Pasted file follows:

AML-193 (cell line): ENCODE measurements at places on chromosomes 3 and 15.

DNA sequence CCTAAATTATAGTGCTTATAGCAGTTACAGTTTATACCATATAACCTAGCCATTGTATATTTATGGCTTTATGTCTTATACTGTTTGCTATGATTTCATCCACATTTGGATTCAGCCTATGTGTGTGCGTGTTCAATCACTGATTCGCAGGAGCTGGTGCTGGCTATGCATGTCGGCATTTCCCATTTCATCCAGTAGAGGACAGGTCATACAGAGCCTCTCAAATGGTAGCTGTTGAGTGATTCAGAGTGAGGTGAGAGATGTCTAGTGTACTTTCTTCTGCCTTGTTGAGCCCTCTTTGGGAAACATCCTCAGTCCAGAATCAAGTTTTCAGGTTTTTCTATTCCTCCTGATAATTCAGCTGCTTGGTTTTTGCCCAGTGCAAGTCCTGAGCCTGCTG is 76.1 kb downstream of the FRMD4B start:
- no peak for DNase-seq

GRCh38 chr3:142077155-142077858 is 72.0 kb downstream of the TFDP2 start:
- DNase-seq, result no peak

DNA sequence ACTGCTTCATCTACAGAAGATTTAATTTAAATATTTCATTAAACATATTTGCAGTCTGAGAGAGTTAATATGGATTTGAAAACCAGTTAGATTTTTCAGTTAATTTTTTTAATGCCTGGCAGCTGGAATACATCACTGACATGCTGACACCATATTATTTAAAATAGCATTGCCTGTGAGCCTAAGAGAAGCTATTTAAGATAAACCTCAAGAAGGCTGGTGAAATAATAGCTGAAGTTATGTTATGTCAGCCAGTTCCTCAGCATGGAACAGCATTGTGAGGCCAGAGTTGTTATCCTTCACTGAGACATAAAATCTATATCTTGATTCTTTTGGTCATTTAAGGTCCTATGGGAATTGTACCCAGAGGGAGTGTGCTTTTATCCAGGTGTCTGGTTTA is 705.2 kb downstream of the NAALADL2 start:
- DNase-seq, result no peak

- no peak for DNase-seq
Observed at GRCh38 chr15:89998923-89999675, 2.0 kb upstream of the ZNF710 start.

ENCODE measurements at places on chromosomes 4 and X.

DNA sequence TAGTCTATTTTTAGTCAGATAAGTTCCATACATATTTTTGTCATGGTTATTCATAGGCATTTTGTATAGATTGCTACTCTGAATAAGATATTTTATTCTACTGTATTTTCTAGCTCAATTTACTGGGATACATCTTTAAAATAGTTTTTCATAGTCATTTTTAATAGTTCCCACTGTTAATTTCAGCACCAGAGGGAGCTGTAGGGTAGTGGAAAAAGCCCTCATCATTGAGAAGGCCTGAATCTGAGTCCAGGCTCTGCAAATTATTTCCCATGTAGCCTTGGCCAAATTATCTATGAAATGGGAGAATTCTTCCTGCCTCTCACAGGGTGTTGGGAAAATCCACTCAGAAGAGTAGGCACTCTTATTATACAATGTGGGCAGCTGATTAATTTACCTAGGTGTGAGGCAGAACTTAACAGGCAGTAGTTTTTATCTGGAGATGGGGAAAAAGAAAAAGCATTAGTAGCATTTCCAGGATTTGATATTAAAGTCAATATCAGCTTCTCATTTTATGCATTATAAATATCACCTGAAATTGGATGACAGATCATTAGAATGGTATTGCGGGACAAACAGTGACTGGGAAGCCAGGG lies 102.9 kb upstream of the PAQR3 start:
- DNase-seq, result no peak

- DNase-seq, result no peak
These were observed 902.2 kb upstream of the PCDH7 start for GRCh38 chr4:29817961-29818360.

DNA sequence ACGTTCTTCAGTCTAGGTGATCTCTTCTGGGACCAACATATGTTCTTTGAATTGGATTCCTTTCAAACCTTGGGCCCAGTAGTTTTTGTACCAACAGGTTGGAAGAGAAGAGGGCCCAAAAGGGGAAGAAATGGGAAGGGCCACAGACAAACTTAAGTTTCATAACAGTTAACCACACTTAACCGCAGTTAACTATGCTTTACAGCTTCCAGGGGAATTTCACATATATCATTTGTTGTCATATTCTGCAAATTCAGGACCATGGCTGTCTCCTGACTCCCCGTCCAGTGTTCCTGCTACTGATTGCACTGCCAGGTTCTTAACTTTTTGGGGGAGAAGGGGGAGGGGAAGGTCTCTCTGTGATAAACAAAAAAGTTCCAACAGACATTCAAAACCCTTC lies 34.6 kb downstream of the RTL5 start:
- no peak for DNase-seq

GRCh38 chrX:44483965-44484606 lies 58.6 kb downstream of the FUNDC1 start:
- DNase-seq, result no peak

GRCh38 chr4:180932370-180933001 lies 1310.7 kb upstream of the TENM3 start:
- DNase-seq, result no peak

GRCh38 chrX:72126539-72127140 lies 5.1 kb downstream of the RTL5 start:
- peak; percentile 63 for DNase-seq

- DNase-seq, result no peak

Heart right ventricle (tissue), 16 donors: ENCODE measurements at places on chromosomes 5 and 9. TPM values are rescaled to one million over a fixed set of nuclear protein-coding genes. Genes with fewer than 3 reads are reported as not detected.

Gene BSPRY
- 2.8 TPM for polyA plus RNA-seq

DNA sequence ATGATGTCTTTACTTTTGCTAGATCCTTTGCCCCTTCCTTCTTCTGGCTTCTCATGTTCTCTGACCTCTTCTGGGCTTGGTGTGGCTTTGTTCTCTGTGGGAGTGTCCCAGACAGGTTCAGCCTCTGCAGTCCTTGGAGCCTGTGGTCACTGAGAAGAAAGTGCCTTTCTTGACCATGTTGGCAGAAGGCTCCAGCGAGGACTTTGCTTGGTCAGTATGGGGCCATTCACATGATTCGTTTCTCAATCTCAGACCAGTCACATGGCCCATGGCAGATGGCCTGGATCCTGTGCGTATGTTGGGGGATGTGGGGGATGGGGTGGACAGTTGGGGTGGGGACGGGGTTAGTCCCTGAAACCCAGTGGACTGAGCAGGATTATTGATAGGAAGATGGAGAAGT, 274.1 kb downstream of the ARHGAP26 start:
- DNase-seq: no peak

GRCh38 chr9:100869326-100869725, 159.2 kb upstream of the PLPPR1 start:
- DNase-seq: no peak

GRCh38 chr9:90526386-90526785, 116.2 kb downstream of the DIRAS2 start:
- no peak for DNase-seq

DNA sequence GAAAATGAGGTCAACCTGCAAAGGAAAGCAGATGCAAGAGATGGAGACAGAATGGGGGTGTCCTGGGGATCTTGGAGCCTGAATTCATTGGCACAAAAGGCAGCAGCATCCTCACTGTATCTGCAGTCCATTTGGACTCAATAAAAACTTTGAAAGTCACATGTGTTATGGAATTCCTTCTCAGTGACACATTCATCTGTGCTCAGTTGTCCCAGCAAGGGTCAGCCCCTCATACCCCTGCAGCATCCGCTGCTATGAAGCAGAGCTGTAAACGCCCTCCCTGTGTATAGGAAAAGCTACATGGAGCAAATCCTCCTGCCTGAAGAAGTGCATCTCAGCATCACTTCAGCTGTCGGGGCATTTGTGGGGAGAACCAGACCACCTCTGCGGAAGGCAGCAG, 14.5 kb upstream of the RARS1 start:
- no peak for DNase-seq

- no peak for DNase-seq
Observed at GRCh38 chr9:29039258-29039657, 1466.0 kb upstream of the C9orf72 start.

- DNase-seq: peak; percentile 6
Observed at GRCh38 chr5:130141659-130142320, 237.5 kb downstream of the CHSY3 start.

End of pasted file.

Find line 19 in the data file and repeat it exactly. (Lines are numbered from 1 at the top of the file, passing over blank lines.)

GRCh38 chr4:180932370-180933001 lies 1310.7 kb upstream of the TENM3 start: